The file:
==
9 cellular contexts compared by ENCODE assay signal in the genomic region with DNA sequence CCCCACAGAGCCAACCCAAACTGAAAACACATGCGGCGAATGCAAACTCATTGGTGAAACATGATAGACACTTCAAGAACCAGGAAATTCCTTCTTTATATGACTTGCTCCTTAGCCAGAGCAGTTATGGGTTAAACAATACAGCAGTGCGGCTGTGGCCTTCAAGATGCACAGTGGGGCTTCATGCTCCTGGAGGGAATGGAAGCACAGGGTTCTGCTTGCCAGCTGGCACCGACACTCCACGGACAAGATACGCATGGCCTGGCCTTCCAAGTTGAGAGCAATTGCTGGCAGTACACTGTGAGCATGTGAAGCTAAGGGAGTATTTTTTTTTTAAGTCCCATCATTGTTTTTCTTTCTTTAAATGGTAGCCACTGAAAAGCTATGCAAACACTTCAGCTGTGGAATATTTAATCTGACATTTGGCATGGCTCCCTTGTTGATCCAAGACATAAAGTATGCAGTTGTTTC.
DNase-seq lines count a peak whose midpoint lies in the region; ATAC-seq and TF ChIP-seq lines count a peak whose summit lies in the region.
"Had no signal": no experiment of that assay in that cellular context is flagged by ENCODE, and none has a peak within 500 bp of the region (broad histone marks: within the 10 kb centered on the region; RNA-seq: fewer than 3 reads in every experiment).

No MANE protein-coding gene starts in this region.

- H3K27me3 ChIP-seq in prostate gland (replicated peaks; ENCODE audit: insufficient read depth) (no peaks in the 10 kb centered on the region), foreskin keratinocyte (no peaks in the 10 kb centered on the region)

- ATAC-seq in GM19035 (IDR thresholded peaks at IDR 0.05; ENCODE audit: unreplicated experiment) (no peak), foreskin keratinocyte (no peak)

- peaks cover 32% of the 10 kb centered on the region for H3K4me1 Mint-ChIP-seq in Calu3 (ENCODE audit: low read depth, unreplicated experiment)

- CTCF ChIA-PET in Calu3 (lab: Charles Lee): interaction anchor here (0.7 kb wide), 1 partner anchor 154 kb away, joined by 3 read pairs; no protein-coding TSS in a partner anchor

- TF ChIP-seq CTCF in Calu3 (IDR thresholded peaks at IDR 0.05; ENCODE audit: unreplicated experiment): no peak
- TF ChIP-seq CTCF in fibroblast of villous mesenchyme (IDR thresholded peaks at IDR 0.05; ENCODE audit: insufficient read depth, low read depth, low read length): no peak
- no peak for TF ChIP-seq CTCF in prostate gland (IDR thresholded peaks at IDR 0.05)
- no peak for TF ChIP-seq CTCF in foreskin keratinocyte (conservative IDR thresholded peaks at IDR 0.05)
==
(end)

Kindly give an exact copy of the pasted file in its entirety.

9 cellular contexts compared by ENCODE assay signal in the genomic region with DNA sequence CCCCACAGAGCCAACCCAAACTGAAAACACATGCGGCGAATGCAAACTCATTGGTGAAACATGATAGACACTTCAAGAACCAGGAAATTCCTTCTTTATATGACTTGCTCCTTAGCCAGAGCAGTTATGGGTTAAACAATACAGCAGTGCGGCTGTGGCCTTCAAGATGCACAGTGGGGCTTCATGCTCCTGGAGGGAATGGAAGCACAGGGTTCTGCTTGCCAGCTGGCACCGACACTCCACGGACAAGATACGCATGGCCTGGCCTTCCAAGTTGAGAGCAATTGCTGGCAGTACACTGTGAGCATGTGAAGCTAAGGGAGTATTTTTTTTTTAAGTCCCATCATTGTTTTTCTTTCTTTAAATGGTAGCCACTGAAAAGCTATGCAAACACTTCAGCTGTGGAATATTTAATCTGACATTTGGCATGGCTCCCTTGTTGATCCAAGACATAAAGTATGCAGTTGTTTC.
DNase-seq lines count a peak whose midpoint lies in the region; ATAC-seq and TF ChIP-seq lines count a peak whose summit lies in the region.
"Had no signal": no experiment of that assay in that cellular context is flagged by ENCODE, and none has a peak within 500 bp of the region (broad histone marks: within the 10 kb centered on the region; RNA-seq: fewer than 3 reads in every experiment).

No MANE protein-coding gene starts in this region.

- H3K27me3 ChIP-seq in prostate gland (replicated peaks; ENCODE audit: insufficient read depth) (no peaks in the 10 kb centered on the region), foreskin keratinocyte (no peaks in the 10 kb centered on the region)

- ATAC-seq in GM19035 (IDR thresholded peaks at IDR 0.05; ENCODE audit: unreplicated experiment) (no peak), foreskin keratinocyte (no peak)

- peaks cover 32% of the 10 kb centered on the region for H3K4me1 Mint-ChIP-seq in Calu3 (ENCODE audit: low read depth, unreplicated experiment)

- CTCF ChIA-PET in Calu3 (lab: Charles Lee): interaction anchor here (0.7 kb wide), 1 partner anchor 154 kb away, joined by 3 read pairs; no protein-coding TSS in a partner anchor

- TF ChIP-seq CTCF in Calu3 (IDR thresholded peaks at IDR 0.05; ENCODE audit: unreplicated experiment): no peak
- TF ChIP-seq CTCF in fibroblast of villous mesenchyme (IDR thresholded peaks at IDR 0.05; ENCODE audit: insufficient read depth, low read depth, low read length): no peak
- no peak for TF ChIP-seq CTCF in prostate gland (IDR thresholded peaks at IDR 0.05)
- no peak for TF ChIP-seq CTCF in foreskin keratinocyte (conservative IDR thresholded peaks at IDR 0.05)